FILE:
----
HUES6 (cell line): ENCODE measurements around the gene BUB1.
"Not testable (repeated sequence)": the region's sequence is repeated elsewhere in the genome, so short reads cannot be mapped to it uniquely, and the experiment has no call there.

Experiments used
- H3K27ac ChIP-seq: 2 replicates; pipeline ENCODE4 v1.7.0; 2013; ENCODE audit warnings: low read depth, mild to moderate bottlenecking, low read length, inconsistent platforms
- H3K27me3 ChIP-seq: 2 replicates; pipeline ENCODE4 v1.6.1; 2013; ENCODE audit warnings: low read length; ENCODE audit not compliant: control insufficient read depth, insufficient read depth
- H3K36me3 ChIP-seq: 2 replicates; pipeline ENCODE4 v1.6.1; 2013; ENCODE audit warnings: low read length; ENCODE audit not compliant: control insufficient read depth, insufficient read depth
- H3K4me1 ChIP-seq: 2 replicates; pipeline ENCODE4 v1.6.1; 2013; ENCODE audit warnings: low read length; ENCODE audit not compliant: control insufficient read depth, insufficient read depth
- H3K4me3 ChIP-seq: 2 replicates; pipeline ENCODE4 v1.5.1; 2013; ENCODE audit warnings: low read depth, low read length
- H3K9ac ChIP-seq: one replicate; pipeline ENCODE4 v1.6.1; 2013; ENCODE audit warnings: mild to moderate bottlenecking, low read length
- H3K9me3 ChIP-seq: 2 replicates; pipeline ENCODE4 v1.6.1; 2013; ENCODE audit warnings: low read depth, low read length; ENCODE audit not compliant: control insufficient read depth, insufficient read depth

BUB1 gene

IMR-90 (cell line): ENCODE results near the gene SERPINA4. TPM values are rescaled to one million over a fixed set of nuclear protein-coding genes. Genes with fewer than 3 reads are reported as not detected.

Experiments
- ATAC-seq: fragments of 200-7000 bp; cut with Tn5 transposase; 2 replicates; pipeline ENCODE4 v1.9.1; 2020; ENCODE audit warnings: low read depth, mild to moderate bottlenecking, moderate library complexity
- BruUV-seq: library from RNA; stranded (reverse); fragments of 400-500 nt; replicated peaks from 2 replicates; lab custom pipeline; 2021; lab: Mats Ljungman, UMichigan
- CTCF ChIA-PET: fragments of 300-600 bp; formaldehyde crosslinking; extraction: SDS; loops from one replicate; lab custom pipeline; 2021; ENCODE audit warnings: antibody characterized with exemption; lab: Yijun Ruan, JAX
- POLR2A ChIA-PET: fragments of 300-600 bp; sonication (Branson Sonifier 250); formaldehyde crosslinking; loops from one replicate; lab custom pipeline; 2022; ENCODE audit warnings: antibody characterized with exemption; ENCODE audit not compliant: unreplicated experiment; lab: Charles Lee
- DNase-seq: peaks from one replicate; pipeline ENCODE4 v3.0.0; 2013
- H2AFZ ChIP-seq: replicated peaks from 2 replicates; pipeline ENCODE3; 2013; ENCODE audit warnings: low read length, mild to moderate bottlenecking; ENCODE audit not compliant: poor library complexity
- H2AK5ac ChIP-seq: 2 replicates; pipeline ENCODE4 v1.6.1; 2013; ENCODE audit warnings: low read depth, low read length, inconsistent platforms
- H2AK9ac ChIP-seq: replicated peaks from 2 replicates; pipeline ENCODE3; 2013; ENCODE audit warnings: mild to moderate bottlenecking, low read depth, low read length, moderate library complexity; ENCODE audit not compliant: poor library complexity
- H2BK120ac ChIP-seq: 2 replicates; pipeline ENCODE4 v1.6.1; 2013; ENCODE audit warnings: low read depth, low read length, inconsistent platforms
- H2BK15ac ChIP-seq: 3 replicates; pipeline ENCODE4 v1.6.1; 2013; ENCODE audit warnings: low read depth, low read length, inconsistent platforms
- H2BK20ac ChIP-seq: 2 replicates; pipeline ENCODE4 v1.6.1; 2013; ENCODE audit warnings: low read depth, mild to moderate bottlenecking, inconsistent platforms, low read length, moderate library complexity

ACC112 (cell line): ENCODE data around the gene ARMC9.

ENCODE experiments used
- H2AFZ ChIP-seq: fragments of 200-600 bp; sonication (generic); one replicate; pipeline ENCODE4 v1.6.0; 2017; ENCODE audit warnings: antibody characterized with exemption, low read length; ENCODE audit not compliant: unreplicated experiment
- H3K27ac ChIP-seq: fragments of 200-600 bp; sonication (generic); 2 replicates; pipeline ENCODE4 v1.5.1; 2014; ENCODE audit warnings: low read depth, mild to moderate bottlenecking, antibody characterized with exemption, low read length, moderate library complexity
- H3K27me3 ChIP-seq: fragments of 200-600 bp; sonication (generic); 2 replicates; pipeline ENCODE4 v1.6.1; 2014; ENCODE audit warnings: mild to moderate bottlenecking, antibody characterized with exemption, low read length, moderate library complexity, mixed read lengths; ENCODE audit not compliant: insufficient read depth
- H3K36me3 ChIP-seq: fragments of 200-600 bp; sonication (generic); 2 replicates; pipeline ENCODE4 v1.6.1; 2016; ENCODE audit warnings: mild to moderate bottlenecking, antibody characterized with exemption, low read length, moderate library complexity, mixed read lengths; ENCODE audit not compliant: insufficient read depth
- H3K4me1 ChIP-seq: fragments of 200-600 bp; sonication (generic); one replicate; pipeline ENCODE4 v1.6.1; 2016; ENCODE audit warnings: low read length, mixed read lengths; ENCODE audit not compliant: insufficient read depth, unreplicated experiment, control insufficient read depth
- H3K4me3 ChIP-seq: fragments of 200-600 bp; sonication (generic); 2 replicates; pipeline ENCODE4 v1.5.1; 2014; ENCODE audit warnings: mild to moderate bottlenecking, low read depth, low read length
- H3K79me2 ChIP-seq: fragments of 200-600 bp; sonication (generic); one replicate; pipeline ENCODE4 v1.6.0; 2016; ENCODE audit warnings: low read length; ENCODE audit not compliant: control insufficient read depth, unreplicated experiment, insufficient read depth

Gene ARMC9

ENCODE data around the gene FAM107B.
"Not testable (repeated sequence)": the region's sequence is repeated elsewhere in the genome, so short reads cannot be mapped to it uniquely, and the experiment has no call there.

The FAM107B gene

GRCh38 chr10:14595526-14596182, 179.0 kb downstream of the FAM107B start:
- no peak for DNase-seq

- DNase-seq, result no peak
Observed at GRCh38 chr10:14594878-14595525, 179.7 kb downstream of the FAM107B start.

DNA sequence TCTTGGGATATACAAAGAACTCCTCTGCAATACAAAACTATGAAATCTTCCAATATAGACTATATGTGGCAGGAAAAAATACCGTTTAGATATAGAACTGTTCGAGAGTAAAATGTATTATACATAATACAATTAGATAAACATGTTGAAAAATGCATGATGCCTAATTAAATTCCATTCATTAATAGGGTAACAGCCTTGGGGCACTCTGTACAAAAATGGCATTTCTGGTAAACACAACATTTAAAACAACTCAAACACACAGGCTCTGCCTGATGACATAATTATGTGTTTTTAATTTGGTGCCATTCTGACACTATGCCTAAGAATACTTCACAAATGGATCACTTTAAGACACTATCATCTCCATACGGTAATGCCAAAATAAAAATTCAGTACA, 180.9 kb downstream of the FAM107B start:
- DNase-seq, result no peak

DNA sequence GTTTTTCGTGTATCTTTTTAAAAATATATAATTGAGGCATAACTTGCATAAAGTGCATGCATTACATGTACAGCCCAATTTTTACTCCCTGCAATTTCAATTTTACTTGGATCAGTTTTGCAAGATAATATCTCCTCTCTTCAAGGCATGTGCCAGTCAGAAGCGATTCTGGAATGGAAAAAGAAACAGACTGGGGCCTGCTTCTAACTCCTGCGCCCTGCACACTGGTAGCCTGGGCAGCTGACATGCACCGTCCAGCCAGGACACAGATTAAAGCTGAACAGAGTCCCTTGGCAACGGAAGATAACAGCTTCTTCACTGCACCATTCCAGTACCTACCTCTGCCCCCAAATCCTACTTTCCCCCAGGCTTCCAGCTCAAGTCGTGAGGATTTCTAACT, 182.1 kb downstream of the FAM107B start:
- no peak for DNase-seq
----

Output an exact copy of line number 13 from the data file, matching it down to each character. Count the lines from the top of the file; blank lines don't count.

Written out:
Experiments